The Role of Television

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Television spreads very rapidly across UK society as soon as it first became available. Television has become an attractive and time-consuming device as soon as it is introduced it causes powerful and permanent reallocations of time. It is often reported that as television enters a society, attendance at a variety of public functions, including sports and movies, declines.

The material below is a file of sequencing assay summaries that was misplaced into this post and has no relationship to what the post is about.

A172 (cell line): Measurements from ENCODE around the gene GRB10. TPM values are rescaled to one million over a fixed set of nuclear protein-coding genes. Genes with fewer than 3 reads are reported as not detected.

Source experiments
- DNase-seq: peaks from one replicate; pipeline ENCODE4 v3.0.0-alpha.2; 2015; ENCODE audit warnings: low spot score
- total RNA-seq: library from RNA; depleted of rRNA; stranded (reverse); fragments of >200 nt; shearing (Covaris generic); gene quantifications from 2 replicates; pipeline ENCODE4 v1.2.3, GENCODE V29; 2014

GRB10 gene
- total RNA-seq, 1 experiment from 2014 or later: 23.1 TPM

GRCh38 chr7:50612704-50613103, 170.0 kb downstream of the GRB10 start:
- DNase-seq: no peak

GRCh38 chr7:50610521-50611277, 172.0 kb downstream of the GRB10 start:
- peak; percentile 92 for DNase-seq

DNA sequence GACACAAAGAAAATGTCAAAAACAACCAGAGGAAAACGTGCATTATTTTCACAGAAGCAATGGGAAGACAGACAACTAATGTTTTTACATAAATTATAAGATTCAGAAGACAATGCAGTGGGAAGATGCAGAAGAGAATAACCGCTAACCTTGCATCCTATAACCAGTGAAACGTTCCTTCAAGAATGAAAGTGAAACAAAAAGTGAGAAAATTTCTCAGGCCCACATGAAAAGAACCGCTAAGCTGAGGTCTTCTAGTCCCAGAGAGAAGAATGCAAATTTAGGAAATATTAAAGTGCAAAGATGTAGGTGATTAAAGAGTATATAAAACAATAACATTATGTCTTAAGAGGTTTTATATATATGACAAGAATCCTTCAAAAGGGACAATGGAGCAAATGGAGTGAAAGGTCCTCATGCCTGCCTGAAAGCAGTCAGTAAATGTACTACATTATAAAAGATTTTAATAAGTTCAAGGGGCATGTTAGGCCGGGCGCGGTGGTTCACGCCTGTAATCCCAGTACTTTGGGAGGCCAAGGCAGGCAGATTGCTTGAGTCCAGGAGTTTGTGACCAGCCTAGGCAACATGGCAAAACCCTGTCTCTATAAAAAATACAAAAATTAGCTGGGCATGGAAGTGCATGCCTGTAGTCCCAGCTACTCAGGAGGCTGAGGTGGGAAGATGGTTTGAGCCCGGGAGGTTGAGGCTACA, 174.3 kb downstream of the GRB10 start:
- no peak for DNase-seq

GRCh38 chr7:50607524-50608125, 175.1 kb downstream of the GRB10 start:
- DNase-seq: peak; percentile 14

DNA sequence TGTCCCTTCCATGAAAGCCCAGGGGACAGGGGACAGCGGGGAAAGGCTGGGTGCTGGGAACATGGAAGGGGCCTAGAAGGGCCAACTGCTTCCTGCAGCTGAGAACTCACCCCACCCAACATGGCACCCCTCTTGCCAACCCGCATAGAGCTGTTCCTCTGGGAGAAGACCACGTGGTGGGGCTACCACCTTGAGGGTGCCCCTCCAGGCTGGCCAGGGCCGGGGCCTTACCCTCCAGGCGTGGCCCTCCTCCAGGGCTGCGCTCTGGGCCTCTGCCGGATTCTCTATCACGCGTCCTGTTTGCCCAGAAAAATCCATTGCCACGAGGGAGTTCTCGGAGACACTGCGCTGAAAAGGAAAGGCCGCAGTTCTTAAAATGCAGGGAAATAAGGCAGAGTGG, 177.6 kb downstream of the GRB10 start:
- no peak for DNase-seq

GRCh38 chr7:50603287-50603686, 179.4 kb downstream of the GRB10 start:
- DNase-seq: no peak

For many people, television replaces reading and theatre, movie and other forms of entertainment. The introduction of television into society seems to have an important effect on frequent hobbies and activities, according to research done in Great Britain in the early 1990s as television was being introduced into that country. An initial decrease in all activities, but most infrequent activities tended to "rebound" after the novelty of television wore off. Television has yet a different meaning to teenagers as its role is limited (Charlton 2001). Most adults watch television for entertainment and information -- and as a means of "unwinding" from a long day of work. The effect television has on adults is different than the effect it has on children, however, not only because they watch different kinds of programs but also because they have a different understanding of the world. Television has become our most powerful and pervasive mass medium. Virtually no home is without a TV, even if there is no telephone. Families watch television an average of seven hours a day. Television has rapidly permeated both our public and private spaces; as TV sets have multiplied inside the home, they have also moved into hospitals, train stations, airplanes, restaurants, and even parks and beaches. ...
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